A recent report from the acting U.S. surgeon general says there has been an alarming 200 percent jump in deadly skin cancer cases since 1973.
One out of every five people in the U.S. will develop skin cancer sometime during his or her life. It is estimated that about 50 percent of all people who live to age 65 will develop at least one form of skin cancer.
“Since skin cancer is highly preventable, embracing sun protection this summer and year-round is crucial,” said Karrie Amor, M.D., a dermatologist affiliated with Memorial Hermann Southwest Hospital. “But, everyone should see their doctor for regular skin checks. If detected early, skin cancer is almost 100 percent curable.”
Skin cancer can be divided into two major types: non-melanoma and melanoma skin cancer. Malignant melanoma is the more deadly of the two.
The American Cancer Society estimates that there will be more than three million people diagnosed with non-melanoma skin cancers in 2014. Approximately 76,100 people will be diagnosed with malignant melanoma.
Even though malignant melanoma is diagnosed far less often, it causes about 10,000 deaths every year. That represents about one malignant melanoma death every hour.
The primary cause of all types of skin cancer is exposure to ultraviolet radiation (UV) — the sun. It is easy to get a sunburn in Texas because of the state's geographic location, mild climate, and the many opportunities to work and play out of doors. Reflections of the sun's rays off water or sand can double your ultraviolet radiation exposure.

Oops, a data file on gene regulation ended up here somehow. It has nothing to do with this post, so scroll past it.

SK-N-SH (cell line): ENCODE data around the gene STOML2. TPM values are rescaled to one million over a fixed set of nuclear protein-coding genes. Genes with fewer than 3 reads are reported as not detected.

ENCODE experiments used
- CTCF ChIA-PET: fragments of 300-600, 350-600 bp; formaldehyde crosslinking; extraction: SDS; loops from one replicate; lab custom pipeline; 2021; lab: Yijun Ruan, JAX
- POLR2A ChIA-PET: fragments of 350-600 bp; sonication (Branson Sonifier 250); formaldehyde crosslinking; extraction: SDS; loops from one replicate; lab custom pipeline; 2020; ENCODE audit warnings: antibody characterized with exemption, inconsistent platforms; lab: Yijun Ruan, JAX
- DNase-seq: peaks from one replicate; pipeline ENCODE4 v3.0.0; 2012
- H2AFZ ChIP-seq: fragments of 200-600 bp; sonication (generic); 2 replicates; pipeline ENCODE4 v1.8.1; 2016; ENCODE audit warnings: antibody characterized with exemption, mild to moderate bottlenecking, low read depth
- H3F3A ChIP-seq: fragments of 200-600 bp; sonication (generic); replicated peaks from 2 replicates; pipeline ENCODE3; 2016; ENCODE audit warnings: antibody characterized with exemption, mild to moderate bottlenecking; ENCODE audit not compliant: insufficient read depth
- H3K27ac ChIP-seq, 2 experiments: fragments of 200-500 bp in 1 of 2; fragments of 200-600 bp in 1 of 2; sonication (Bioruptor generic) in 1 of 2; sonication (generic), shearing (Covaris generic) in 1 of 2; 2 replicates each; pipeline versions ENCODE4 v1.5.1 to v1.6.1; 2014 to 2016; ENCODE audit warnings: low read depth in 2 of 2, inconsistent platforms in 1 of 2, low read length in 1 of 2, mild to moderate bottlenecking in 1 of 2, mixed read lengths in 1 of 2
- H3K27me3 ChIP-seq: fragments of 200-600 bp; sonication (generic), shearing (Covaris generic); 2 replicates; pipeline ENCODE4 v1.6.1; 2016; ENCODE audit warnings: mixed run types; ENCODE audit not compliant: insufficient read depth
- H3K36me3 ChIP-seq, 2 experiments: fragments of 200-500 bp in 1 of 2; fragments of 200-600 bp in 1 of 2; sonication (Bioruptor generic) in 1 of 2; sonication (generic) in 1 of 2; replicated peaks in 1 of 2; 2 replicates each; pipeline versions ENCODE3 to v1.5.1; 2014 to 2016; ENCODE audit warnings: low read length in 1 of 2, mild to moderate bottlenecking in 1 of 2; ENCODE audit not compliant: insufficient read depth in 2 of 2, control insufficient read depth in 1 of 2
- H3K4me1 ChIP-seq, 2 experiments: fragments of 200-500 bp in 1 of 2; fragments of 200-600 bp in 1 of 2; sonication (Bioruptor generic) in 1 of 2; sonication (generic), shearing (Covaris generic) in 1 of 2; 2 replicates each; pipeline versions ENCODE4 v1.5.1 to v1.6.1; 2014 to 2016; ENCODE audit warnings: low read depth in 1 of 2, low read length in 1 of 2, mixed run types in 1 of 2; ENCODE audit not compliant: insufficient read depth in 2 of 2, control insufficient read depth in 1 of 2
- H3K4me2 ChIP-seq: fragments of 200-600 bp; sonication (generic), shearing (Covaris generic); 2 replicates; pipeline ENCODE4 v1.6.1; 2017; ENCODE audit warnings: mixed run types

Clouds don’t block out UV rays. When the weather is cloudy, cool, and breezy, we may not become hot or realize the amount of UV exposure until after we have developed a sunburn.
Studies suggest that heavy sunlight exposure in the first few decades of life may be of the greatest importance in determining a person’s risk for skin cancer. A blistering sunburn in childhood or adolescence doubles the risk of developing a skin cancer.
It is estimated that by the time someone reaches the age of 18 they have already obtained 80 percent of their lifetime UV light exposure.
Besides avoiding the sun, early diagnosis and treatment are the next best prevention options, says Amor.
Make it a habit to check your skin for abnormalities and changes. Look at each of your moles and evaluate them using the following ABCD test recommended by the American Melanoma Foundation:
A positive finding of any of the ABCDs may indicate the mole is a malignant melanoma.Malignant melanoma can develop anywhere on your skin, so wear appropriate protective attire including long sleeves and hats, avoid working in the sun if possible, use sunscreens, and do regular self-examinations. Protect your eyes from the harmful ultraviolet rays by using gray or brown lenses that offer both UVA and UVB protection.
Dr. Amor recommends everyone between 20 to 40 years old get a cancer-related checkup including skin exam every three years, and every year for people 40 or older.
Take charge of your skin. Get regular checkups and take precautions when you are out in the sun. As the slogan from Cancer Council Victoria in Australia says, remember to “Slip, Slap, and Slop.”
Ask your Memorial Hermann Southwest doctor about your risks at your next appointment.